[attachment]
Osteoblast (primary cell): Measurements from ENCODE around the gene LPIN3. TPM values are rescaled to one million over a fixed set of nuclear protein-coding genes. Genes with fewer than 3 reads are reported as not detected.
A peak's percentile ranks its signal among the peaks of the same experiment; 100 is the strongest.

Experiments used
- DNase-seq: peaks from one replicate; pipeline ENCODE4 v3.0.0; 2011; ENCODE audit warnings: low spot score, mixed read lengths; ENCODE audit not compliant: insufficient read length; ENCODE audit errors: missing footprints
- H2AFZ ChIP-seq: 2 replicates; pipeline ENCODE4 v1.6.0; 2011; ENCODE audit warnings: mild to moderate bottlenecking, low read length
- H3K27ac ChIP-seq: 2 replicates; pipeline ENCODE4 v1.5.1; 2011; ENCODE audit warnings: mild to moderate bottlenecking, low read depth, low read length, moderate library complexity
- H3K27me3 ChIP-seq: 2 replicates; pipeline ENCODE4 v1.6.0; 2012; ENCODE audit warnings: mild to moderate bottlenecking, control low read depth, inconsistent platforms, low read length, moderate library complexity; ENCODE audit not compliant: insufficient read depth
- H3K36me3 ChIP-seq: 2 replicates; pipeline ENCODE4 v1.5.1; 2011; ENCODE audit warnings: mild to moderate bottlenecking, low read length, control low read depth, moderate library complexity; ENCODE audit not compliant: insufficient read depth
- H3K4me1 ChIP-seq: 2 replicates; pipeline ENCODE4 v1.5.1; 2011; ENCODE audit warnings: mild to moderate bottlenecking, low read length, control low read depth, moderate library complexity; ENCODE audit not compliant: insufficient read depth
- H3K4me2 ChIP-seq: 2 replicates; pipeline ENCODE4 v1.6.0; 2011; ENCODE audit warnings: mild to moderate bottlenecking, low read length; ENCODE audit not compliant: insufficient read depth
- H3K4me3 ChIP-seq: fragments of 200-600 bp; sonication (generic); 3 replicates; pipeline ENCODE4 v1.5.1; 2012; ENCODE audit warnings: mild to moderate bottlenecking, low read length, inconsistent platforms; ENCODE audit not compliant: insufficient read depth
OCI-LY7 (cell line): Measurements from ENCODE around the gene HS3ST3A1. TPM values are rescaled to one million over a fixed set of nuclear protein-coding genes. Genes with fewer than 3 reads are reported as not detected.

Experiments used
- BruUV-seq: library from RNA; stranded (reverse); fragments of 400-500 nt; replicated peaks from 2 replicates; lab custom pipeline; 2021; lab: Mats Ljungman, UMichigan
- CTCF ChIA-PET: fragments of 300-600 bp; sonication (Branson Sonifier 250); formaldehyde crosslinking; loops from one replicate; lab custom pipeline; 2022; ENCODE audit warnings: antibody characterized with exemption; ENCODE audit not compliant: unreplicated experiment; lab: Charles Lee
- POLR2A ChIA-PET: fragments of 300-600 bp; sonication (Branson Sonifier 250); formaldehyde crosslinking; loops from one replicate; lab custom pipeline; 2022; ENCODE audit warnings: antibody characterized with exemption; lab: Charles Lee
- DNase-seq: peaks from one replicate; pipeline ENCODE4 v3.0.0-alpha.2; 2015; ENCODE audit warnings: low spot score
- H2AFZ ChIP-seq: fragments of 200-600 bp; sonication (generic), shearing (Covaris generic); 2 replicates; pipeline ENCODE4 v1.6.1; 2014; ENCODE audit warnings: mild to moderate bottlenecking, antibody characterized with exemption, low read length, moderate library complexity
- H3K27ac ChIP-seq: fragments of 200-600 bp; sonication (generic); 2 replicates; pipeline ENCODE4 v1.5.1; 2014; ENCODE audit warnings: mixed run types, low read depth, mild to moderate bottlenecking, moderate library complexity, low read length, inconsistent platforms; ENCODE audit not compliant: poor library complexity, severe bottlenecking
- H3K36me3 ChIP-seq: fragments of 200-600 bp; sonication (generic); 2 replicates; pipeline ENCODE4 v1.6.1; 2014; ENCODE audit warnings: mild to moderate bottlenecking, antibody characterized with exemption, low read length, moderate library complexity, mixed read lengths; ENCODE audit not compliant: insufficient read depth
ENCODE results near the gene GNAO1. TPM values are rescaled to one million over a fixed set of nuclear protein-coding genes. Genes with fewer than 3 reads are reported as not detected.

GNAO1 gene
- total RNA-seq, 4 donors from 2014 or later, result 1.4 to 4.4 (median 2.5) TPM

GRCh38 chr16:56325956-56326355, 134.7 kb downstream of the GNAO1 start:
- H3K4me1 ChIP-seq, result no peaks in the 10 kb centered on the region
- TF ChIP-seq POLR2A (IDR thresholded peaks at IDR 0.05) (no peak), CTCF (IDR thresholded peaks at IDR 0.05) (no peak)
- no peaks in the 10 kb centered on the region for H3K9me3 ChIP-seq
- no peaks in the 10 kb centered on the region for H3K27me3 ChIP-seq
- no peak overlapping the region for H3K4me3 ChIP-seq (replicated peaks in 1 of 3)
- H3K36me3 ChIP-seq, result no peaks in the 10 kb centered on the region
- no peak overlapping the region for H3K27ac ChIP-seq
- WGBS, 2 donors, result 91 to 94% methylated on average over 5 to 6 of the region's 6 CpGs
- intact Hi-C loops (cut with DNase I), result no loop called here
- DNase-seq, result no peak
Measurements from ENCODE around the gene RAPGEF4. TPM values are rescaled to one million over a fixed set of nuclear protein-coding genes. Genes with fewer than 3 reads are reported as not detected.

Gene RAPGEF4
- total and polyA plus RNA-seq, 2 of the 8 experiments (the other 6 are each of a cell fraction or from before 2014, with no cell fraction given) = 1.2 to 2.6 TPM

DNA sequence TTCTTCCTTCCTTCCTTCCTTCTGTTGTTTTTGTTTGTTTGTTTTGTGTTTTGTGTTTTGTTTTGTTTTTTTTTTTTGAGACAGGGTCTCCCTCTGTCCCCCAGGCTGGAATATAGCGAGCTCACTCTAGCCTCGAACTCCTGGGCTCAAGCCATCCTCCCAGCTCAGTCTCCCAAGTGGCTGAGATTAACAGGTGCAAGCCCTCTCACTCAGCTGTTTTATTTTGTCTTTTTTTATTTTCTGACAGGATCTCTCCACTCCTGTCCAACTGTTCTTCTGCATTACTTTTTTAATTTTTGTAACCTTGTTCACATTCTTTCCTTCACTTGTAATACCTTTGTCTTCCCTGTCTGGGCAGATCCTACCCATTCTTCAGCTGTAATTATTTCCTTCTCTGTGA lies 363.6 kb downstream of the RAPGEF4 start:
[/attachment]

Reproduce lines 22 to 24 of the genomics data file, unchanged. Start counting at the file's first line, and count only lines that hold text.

GNAO1 gene
- total RNA-seq, 4 donors from 2014 or later, result 1.4 to 4.4 (median 2.5) TPM

GRCh38 chr16:56325956-56326355, 134.7 kb downstream of the GNAO1 start: